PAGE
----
The harrowing BBC drama Three Girls is, tragically, based on a true story.
The three-part series is based on the true stories of victims of grooming and sexual abuse in Rochdale.
It was uncovered after police were sent to a report of a teenager smashing up a glass chiller at the Balti House takeaway in Heywood in August 2008.
Initially officers dismissed it as vandalism - but when the suspect, a skinny 15 year old girl, was arrested and taken to the station, she revealed over a six hour interview just why she had done it.
She was being raped. Not just once - but repeatedly - by a gang of men who would ply her with vodka and threaten her with violence unless she succumbed to horrific abuse.
She was being shared around paedophiles across the north of England.
And more than that, she was among a band of white girls who were being specifically targeted by a gang of largely Pakistani-heritage men because, as the trial judge would later acknowledge, the men’s victims were ‘not of your community or religion’, reports the Manchester Evening News.
Her act of pent-up frustration in the takeaway - followed by her bravery in speaking out - was the first step, a key moment that would lead to questions about the part which racial identity played in sexual grooming of children in the town and in other places up and down the country.
The uncomfortable truth would eventually come out despite the botched original police investigation which concluded the girl, who would later become the prosecution’s star witness, was ‘not credible’.
Back in the police station, the girl who had just vandalised the takeaway provided a detailed account of the abuse and the perpetrators as well as evidence in the form of her underwear, which carried traces of one of her attackers' DNA.
Two members of the grooming gang – ringleader Shabir Ahmed, and Kabeer Hussain - were arrested and released on bail.
But the investigation was dismissed by one officer on the case as a car crash.
Officers on the Rochdale division were under pressure at the time to hit ‘volume crime’ targets like bringing down the number of burglaries and were overwhelmed by the sheer scale of the grooming problem they had uncovered.
Lack of resource, and also the fact that their bosses seemed reluctant to grasp the nettle for fear of being branded racist, contributed to delays in the investigation.
It took police 11 months to compile a file of evidence for the Crown Prosecution Service (CPS) – after interviewing the young victim from the takeaway on four separate occasions.
In July 2009, a CPS lawyer ruled the victim was ‘not credible’ and decided the two men who raped her should be released without charge.
Later, Rochdale sexual health worker Sara Rowbotham told an inquiry all the girls had been ‘treated appallingly by protective services’.
She said: "It was absolute disrespect that vulnerable young people did not have a voice. They were overlooked, they were discriminated against."
In other words, victims of horrific abuse had been ignored until one of them - the girl who smashed up the takeaway - finally made her story heard.
Ten months after the case was dropped, police decided to revisit it as more complaints emerged.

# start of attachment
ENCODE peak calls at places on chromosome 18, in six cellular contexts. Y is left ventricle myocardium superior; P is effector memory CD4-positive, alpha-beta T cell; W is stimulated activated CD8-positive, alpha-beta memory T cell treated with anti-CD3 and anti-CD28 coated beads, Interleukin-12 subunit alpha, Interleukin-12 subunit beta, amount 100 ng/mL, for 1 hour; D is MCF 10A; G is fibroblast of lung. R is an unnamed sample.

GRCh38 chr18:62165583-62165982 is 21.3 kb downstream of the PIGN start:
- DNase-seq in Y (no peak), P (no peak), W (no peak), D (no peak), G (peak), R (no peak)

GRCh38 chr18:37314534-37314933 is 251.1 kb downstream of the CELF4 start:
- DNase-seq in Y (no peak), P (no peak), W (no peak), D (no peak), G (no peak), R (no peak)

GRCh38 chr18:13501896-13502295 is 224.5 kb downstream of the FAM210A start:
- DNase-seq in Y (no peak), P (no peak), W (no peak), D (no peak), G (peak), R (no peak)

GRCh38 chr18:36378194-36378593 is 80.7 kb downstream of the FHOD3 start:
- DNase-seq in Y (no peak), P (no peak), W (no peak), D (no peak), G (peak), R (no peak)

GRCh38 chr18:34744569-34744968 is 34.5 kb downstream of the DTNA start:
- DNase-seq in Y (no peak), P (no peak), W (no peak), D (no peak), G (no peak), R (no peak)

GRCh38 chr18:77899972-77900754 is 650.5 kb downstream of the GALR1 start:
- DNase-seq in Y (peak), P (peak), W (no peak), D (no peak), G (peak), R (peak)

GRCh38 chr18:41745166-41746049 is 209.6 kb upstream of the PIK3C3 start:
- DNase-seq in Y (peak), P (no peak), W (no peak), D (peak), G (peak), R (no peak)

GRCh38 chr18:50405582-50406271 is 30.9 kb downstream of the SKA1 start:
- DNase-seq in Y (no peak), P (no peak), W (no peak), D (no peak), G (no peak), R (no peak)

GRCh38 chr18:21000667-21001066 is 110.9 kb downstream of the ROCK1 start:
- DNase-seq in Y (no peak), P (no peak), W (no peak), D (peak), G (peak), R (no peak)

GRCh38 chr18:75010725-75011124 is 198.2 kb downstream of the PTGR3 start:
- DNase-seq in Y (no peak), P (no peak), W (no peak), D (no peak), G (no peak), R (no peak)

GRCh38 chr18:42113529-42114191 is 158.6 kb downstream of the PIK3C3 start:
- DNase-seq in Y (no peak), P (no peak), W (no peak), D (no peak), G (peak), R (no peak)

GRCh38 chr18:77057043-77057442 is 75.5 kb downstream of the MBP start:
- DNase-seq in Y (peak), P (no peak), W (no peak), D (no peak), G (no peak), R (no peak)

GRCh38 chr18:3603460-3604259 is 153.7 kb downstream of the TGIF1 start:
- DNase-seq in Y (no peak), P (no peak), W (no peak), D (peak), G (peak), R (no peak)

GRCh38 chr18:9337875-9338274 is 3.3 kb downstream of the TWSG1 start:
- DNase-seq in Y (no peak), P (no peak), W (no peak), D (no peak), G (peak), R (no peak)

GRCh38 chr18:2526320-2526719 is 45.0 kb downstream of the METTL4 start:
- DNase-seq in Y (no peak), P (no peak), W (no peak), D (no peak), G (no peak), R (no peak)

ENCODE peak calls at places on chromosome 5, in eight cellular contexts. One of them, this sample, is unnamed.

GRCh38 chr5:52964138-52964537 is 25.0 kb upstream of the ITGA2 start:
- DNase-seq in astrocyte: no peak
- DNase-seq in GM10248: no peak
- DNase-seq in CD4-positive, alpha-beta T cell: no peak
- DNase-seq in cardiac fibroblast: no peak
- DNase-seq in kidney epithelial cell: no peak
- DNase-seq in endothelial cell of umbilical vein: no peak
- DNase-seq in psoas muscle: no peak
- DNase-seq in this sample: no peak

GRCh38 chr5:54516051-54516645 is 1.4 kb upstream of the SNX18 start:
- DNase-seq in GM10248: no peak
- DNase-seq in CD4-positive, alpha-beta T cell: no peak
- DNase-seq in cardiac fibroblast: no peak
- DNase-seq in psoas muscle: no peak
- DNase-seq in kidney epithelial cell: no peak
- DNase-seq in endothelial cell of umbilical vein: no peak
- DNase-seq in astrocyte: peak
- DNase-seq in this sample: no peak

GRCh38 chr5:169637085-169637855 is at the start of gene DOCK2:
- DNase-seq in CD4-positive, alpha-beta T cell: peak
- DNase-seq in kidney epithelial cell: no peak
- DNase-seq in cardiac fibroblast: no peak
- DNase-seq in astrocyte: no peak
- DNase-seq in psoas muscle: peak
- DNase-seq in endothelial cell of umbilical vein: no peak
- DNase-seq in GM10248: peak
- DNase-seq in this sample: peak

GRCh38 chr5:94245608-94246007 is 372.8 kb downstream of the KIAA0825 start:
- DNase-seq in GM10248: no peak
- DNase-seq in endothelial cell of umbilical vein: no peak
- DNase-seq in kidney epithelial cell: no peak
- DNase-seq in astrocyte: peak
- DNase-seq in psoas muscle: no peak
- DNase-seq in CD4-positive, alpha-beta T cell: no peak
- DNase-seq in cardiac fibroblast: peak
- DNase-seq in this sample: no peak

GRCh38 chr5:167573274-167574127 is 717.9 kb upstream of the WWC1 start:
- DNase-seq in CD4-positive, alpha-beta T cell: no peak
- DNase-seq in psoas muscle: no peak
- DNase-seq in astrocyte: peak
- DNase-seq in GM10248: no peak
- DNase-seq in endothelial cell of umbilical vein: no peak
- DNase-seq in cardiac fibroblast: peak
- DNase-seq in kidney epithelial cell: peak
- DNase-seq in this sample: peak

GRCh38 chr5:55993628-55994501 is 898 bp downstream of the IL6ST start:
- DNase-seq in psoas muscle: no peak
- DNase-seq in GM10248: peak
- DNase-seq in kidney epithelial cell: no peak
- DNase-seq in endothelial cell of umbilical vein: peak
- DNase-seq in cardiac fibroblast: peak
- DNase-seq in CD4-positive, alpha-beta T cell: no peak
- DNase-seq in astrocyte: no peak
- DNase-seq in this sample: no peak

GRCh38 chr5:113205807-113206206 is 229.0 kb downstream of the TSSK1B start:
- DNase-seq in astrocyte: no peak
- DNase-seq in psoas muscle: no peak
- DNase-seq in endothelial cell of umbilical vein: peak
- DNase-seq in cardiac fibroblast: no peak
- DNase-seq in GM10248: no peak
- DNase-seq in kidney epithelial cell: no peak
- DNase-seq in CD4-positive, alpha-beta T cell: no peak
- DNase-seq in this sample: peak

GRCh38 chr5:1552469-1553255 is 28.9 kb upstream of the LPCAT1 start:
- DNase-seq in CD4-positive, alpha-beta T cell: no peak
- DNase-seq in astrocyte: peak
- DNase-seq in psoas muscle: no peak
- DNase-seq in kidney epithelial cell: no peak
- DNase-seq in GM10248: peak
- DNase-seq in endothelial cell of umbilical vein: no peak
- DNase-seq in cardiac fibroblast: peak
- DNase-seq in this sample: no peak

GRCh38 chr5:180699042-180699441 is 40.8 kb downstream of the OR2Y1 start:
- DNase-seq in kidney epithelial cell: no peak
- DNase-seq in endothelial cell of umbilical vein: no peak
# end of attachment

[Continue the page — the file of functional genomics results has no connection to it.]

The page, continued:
Critics say the delays meant more girls were left to be abused while the criminal justice system slowly changed its course.
A new investigation, dubbed Operation Span, was launched. A key member of the team was Det Cons Maggie Oliver whose task was to convince the victims to speak to the police.
Nazir Afzal, the newly-appointed chief crown prosecutor for the north west, reversed the decision not to prosecute the two who had been arrested and eventually authorised the charging of ten men in June 2011. A much bigger case had been built but, importantly, he simply believed his star witness.
Following a trial at Liverpool Crown Court, nine men were convicted in May 2012.
Jailing them, Judge Gerald Clifton said: “You have all been convicted by the jury after a long trial of grave sexual offences which were committed between the spring of 2008 and 2010.
“These involved the grooming and sexual exploitation of several girls, aged in their early teens.
“In some cases those girls were raped, callously, viciously and violently.
“Some of you acted as you did to satiate your lust, some of you to make money, all of you treated them as though they were worthless and beyond respect.”
In subsequent cases, the racial and religious background of perpetrators have been exploited by some - but there have also been accusations that authorities were slow to act on concerns for fear of being dubbed racist.
In this case the judge did indicate his belief that the Rochdale gang had deliberately sought victims outside their own community.
Tellingly, he added: “I believe that one of the factors that led to that was that they were not of your community or religion. Indeed one witness, said in the course of the trial that he did not wish to be seen with young white girls in his community in Oldham.”
After the trial’s conclusion, there were public apologies from the police, the council and prosecutors for failing the victims.
Inquiries of various forms - both public and internal - ensued and continue even today in the form of the Independent Inquiry Into Child Sexual Abuse, which is examining whether authorities across the country took the problem seriously.
But it’s worth remembering none of it would be happening without a frightened, angry girl who was being raped venting her rage in a takeaway in Heywood.